San Mateo County workers earned the top weekly wage among large size counties in the entire nation last year, according to the U.S. Bureau of Labor Statistics which released the employment data Wednesday.
Workers in the county earned an average of $2,724 per week between December 2012 and December 2013. Based on four weeks in a month, that pencils out to about $130,000 a year. New York came in second at $2,041 followed by Santa Clara County.
Large counties are defined as those with 2012 annual average employment levels of 75,000.
But the glowing numbers need to be taken with a grain of salt and not just appraised in a bubble, said Rosanne Foust, president and CEO of the San Mateo County Economic Development Association.
Foust points out that the cost of business here is higher than elsewhere as is the cost of living for workers. For example, she said, an employee might earn a $100,000 annual salary but rent is $4,000 per month — $48,000 yearly — wipes away half the paycheck.
“I think there’s more than meets the eye,” she said.
Nationally, the average weekly wage was $1,000 and 98 counties including San Mateo County registered higher.
“What you have is companies willing to pay a premium for the type of worker they need,” Foust said, noting that a hypothetical 20 percent to 30 percent higher wage is to make up the difference in living expenses and because of the close proximity to key ingredients like educational hubs, talent and angel investors.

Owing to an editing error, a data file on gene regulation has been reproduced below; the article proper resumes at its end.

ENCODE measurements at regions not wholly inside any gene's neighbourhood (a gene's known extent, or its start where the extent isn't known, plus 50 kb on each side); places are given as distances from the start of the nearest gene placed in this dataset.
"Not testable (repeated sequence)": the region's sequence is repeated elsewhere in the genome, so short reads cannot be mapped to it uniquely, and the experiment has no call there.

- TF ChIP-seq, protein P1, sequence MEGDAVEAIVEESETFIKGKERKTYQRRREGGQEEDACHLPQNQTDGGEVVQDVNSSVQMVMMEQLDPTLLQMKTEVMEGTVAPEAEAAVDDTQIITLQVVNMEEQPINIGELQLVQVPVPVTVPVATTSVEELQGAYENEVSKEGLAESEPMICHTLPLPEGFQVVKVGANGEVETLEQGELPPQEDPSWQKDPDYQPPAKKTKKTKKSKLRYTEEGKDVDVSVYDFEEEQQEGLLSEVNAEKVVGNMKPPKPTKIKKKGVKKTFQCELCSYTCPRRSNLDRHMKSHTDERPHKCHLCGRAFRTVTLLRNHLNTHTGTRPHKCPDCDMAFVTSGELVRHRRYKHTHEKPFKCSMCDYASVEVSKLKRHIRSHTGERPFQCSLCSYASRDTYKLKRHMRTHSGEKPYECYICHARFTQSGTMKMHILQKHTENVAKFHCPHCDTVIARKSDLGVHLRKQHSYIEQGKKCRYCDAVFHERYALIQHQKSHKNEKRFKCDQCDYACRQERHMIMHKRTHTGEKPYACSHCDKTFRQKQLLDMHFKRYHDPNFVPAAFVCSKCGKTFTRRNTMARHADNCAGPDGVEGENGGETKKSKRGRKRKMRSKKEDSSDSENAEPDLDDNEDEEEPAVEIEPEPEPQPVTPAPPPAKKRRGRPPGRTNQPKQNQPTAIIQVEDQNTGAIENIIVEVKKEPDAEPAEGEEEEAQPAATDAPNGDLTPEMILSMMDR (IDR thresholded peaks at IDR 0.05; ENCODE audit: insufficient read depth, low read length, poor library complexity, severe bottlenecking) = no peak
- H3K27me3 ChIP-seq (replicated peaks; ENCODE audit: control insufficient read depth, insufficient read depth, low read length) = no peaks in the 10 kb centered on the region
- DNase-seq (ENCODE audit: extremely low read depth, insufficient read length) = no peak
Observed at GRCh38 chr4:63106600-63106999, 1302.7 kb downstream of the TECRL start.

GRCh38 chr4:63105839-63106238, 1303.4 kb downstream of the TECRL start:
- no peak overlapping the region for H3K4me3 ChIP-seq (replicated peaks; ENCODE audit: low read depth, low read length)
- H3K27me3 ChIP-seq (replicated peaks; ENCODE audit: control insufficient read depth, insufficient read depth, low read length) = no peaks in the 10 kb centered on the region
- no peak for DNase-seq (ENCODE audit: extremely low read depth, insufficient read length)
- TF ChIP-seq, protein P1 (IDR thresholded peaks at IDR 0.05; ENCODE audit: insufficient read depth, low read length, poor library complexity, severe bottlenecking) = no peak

In contrast, 70 percent of the largest U.S. counties reported weekly wages below the national average and wages in the lowest ranged counties of Horry, South Carolina, and Cameron and Hidaldgo in Texas were less than a quarter of the average weekly wage in San Mateo County.
In California, the six highest paying counties were located in the Bay Area and 12 of the 58 surpassed the national average.
But while the county surpassed wages among the 334 largest jurisdictions, it also showed the second-largest decline nationwide. San Mateo County’s 15.8 percent wage drop was second only to Douglas County in Colorado which had a 29.7 decrease.
Foust said in her opinion those numbers also have to be evaluated more closely because an across-the-board figure is different than drops in specific industries.
“Some people love data,” she said. “But you can’t take it in isolation.”
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